Skip to main content

Mocking HttpCookieCollection in HttpRequestBase

When unit testing ASP.NET MVC2 projects the issue of injecting HttpContext is quickly encountered.  There seem to be many different ways / recommendations for mocking HttpContextBase to improve the testability of controllers and their actions.  My investigations into that will probably be a separate blog post in the near future but for now I want to cover something that had me stuck for longer than it probably should have.  That is how to mock non abstract/interfaced classes within HttpRequestBase and HttpResponseBase – namely the HttpCookieCollection class.   The code sample below illustrates how it can be used within a mocked instance of HttpRequestBase.  Cookies can be added / modified within the unit test code prior to being passed into the code being tested.   After it’s been called, using a combination of MOQ’s Verify and NUnit’s Assert it is possible to check how many times the collection is accessed (but you have to include the set up calls) and that the relevant cookies have been added / set up.

 

MOQ / NUnit Code Sample
  1. namespace Tests
  2. {
  3.     using System.Web;
  4.     using Moq;
  5.     using NUnit.Framework;
  6.  
  7.     [TestFixture]
  8.     public class HttpRequestBaseTests
  9.     {
  10.         [Test]
  11.         public void Test()
  12.         {
  13.             var request = new Mock<HttpRequestBase>();
  14.             request.SetupGet(r => r.Cookies).Returns(new HttpCookieCollection());
  15.             request.Object.Cookies.Add(new HttpCookie("TestCookie", "TestValue"));
  16.             request.Object.Cookies.Add(new HttpCookie("AnotherCookie"));
  17.  
  18.             var instance = request.Object;
  19.             var cookie = instance.Cookies["TestCookie"];
  20.  
  21.             request.Verify(r => r.Cookies, Times.Exactly(3));  // Include the one expected reference, plus two setup calls.
  22.  
  23.             Assert.That(cookie, Is.Not.Null.And.InstanceOf(typeof(HttpCookie)));
  24.             Assert.That(cookie.Name, Is.Not.Null.And.InstanceOf(typeof(string)).And.EqualTo("TestCookie"));
  25.             Assert.That(cookie.Value, Is.Not.Null.And.InstanceOf(typeof(string)).And.EqualTo("TestValue"));
  26.         }
  27.     }
  28. }

Comments

Post a Comment

Popular posts from this blog

Why do my Android Notification only appear in the status bar?

I'm definitely getting back into Android development, I'm remembering that feeling of 'Surely this should be easier than this!'. All I wanted to do was to schedule a local notification which behaved similar to a push notification pop-up. That is, as well as showing the small icon in the status bar I wanted it to pop up on screen to notify the end user. All seems fairly easily, I found this code for how to schedule a notification. That all worked perfectly, apart from the notification would only appear in the status bar. Searching around I found loads of different answers / solutions, mostly all saying the same thing:It only worked if you used 'NotificationCompat.Builder' in place of 'Notification.Builder', orYou had to set the priority to 'NotificationCompat.PRIORITY_HIGH'As usually happens, none of these solutions worked for me until I added in the missing piece of the jigsaw:- '.setDefaults(Notification.DEFAULT_ALL)'. For me this…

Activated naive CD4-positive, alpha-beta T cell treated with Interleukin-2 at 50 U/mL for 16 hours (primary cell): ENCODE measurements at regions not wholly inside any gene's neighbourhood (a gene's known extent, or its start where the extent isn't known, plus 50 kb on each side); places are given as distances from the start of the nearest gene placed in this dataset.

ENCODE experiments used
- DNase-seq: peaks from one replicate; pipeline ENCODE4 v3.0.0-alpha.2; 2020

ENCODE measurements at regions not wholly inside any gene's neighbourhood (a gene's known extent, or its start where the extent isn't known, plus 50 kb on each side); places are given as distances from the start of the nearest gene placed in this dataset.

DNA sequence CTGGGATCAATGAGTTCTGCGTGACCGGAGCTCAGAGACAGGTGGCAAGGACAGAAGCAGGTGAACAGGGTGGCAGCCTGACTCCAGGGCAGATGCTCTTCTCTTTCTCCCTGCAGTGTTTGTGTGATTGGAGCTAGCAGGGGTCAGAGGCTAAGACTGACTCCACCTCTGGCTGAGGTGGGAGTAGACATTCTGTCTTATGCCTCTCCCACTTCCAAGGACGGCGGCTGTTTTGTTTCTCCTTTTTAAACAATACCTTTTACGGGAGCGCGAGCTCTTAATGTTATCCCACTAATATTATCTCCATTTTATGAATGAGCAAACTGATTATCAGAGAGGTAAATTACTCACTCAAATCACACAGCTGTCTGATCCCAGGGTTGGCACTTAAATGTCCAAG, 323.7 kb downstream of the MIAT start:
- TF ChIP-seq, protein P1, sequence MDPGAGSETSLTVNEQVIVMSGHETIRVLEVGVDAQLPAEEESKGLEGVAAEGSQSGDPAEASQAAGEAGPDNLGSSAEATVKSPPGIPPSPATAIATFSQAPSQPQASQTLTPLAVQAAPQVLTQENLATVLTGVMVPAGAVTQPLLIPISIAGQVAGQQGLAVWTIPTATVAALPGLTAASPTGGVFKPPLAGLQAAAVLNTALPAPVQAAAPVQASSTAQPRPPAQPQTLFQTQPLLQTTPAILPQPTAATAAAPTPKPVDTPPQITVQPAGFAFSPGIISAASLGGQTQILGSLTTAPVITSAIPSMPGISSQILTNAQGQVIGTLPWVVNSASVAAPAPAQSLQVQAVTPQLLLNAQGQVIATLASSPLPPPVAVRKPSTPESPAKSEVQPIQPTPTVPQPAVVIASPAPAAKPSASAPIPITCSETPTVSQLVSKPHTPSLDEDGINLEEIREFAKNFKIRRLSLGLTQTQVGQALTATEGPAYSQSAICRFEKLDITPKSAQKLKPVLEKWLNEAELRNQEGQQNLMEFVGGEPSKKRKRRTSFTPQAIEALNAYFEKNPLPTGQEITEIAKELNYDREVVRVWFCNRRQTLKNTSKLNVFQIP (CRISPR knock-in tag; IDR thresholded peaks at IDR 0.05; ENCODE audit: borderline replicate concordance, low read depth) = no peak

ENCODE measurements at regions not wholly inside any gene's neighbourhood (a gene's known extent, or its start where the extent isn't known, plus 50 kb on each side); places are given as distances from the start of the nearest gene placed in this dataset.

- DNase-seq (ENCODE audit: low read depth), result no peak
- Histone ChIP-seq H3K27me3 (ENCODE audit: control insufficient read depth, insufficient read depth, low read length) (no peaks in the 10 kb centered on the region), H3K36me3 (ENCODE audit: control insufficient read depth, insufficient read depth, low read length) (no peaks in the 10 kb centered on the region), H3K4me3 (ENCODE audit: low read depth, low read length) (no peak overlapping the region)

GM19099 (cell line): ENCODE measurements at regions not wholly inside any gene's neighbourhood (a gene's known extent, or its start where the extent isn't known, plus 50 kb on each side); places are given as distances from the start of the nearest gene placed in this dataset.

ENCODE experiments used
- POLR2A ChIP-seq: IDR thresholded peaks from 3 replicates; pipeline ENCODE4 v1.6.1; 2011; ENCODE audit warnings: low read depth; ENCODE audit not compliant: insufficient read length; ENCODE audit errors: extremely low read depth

Do "Task Hours" add anything in Scrum (Agile)?

What do task hours add to the overall process in scrum?This was a question that has arisen from all team members in both instances that I've helped teams switch over to scrum. The benefits of artifacts like the comparative story point estimation, the 2 week sprints, stand-ups and the end of sprint demo have been self evident to the team, but as one I think every team member has expressed dismay when it comes to task planning and estimating each task in hours. Left unchecked there is a natural tendency for people to actually begin to dread the start of each sprint purely due to the task planning session.In my current role we've been lucky to investigate this further as a team.The team sat down to discuss the problems it was experiencing with estimating tasks in hours and the following common themes appeared:It is hard: Maybe it shouldn't be, but time estimation is hard! Story points are comparative and abstracted making them easier to determine, but time estimate is gen…

IPhone hangs when running from XCode

I've had this happen a couple of times now and the first time was a little worrying that I'd bricked my iPhone. Basically I was running an application on my phone via XCode and when rebuilding an updated version it failed with a "busy" error message. Stopping XCode and unconnecting my phone had no effect, the phone was stuck displaying the loading screen of the application and wouldn't respond to any key commands. To fix you have to hard reboot, holding the power and home button until the phone reboots - doesn't lose any of the data you have on your phone (a concern the first time I did it).